Since the ancient Games were revived in Athens in 1896, few if anyone proposed boycotts during the early decades of this most global of sporting events. Human rights activists in 1936 could have justifiably stigmatized and boycotted the Berlin Olympics. But they didn't, even though Adolph Hitler's persecution of Jews and other minorities and his territorial expansion in Europe had already begun.
The first Olympics boycotted – by Spain, the Netherlands, and Switzerland – were the 1956 Melbourne Games because of the Soviet Union's crushing of the Hungarian revolt. Egypt, Iraq, Cambodia, and Lebanon also boycotted Melbourne because of the Suez War. None of these boycotts had the slightest beneficial effect on the political situations they tried to target.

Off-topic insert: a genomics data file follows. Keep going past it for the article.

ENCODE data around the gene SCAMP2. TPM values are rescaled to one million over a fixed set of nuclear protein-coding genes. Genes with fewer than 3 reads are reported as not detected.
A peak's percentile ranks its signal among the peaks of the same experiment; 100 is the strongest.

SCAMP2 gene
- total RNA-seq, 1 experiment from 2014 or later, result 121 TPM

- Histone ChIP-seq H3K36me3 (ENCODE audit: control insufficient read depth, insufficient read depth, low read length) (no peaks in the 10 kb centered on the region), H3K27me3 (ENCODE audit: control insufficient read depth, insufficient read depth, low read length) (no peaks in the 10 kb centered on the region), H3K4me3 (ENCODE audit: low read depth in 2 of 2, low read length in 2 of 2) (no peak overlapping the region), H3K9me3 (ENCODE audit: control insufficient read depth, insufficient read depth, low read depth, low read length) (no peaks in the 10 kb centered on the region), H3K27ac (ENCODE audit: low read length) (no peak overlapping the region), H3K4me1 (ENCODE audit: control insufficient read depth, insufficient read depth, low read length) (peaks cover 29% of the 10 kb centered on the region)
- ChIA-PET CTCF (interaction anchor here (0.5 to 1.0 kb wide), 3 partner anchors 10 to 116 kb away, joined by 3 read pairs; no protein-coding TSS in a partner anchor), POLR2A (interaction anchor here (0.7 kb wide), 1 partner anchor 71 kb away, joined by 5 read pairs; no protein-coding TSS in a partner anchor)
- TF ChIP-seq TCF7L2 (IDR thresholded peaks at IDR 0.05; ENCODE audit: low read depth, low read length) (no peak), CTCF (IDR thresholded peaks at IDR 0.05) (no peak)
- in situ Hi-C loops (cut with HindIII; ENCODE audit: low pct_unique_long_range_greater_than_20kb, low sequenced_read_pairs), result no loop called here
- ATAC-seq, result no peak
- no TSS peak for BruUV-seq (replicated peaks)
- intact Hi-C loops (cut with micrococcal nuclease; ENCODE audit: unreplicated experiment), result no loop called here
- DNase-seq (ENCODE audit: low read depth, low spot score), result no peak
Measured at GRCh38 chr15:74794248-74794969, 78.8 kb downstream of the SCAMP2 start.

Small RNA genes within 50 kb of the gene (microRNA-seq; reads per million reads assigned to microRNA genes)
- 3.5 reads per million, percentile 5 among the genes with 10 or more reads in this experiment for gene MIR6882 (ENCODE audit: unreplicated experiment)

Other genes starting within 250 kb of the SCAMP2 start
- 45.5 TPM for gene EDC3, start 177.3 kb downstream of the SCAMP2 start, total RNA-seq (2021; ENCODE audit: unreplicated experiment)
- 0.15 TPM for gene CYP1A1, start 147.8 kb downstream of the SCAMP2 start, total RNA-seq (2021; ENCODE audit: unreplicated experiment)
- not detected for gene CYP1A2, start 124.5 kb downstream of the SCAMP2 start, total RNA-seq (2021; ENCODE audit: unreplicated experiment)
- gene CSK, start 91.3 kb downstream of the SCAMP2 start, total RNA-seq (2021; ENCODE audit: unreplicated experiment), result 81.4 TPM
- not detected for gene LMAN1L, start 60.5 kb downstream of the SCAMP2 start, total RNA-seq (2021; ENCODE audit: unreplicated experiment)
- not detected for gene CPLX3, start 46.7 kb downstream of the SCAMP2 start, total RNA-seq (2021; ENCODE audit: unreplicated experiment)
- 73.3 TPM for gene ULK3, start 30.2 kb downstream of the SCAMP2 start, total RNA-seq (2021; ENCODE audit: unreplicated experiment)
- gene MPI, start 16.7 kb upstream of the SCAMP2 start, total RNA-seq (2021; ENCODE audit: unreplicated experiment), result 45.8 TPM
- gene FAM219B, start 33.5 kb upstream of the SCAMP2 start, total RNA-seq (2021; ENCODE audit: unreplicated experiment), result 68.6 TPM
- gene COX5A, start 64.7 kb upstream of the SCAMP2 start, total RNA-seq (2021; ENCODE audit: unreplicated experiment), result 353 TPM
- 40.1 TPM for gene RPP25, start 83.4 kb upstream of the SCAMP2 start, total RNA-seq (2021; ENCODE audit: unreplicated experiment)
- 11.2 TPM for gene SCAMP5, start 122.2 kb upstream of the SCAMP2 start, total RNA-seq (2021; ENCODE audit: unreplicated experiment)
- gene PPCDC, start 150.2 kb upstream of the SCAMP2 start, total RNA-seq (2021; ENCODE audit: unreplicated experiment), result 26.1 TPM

Many African states threatened or carried out boycotts of the Games in 1972 and 1976 to force officials to ban white-ruled South Africa and Rhodesia (they failed to get New Zealand banned in 1976 because its rugby team had played in South Africa). This aroused sympathy for the athletes banned from competing, but apartheid and white rule weren't affected in the two banned states until years later.